"If the camera’s internal temperature increases due to prolonged Live View shooting or a high ambient temperature, a white s icon will appear. If you continue shooting while this icon is displayed, the image quality of still photos may deteriorate. You should stop the Live View shooting and allow the camera to cool down before shooting again. If the camera’s internal temperature further increases while the white s icon is displayed, a red E icon will start blinking. This blinking icon is a warning that the Live View shooting will soon be terminated automatically. If this happens, you will not be able to shoot again until the camera’s internal temperature decreases. Turn off the power and let the camera rest for a while.'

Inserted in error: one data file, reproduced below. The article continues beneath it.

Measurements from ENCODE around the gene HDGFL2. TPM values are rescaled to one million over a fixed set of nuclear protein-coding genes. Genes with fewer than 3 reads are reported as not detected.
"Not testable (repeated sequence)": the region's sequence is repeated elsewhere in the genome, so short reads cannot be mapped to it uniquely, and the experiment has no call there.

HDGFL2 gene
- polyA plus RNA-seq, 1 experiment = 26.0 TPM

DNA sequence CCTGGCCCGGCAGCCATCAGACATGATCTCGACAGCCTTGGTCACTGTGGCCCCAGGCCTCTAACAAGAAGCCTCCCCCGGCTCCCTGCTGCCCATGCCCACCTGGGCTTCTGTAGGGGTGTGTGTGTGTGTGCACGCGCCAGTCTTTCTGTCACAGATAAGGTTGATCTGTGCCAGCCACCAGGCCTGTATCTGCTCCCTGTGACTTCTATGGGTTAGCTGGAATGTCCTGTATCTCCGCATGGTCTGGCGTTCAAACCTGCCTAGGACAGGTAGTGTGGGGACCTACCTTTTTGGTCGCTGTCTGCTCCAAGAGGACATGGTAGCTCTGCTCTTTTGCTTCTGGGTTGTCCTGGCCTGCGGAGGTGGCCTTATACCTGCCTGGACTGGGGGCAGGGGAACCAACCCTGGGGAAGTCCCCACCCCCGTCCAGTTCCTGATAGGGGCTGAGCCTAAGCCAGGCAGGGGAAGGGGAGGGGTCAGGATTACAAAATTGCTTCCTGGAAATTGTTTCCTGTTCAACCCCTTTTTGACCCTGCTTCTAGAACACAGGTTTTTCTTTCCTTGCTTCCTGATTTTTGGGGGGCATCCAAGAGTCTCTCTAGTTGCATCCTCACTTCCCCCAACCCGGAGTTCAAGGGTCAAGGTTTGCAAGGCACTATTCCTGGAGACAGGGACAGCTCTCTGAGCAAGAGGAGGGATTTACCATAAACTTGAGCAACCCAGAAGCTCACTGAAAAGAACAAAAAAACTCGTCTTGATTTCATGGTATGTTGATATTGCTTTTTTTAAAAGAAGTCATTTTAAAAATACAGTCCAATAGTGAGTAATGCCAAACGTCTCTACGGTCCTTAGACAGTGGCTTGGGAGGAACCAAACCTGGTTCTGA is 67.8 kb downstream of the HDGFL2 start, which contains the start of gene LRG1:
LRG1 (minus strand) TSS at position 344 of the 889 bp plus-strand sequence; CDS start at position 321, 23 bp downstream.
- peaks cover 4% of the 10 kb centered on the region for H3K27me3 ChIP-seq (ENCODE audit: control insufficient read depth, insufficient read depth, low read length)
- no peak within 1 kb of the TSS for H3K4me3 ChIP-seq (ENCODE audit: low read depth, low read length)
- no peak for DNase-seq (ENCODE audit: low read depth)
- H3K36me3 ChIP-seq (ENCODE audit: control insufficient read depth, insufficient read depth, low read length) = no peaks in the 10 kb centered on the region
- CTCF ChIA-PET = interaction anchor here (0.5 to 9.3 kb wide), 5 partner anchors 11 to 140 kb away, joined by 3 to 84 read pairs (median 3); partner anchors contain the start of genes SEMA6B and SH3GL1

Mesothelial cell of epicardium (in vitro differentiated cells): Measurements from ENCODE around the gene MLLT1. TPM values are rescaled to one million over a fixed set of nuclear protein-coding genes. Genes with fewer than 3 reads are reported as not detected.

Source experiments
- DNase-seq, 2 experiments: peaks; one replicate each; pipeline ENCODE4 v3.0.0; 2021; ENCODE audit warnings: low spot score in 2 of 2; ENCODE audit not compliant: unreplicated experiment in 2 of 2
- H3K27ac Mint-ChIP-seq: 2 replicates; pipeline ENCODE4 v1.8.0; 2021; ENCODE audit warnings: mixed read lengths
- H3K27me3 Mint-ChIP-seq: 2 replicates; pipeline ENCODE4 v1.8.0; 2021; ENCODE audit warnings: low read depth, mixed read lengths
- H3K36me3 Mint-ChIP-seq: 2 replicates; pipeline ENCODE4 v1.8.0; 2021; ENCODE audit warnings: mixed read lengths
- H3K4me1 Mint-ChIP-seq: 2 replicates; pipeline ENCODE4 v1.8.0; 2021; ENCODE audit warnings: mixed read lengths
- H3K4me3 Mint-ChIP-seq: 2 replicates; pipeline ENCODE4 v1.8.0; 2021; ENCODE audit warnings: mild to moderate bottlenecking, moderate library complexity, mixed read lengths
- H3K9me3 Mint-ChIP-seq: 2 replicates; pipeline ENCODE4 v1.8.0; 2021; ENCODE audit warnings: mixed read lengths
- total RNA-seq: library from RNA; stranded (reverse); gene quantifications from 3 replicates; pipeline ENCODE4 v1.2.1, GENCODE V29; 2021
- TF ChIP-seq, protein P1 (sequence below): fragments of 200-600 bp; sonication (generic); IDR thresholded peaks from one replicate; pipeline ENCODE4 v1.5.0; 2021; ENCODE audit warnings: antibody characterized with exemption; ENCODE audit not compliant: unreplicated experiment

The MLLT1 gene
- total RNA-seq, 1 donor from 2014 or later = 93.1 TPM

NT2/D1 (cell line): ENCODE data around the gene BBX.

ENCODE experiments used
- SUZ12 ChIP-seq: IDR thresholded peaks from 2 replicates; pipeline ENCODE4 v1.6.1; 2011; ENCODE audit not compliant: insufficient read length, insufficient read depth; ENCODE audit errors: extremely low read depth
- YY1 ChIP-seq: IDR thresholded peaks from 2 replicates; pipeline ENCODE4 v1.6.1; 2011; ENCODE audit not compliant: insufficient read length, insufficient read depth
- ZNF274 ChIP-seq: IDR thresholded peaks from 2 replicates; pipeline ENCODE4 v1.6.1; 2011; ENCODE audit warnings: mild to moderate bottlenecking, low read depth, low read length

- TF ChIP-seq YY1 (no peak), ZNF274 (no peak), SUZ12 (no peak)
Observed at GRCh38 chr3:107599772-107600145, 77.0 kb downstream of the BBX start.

To me and analogy might be a person that buys a screwdriver to be used as a pry bar.  Now you certainly can use a screwdriver as a pry bar but how much better off are you to buy a real pry bar? Use the proper tool for the job.  Not always a good idea to bandaide a tool to do what it wasn't designed to do.

EOS 1DX and 1D Mk IV and less lenses then before!

@ebiggs1 wrote:

Use the proper tool for the job.  Not always a good idea to bandaide a tool to do what it wasn't designed to do.

Our self-described "filmmakers" and wannabe YouTube artistes can't really afford a proper video camera. Thus they are stuck with their overblown aspirations as they struggle to master the video capabilities of their T6, T5, or M50, often without bothering to download and use the full manual. I've frequently seen them get upset when offered real advice, so why bother?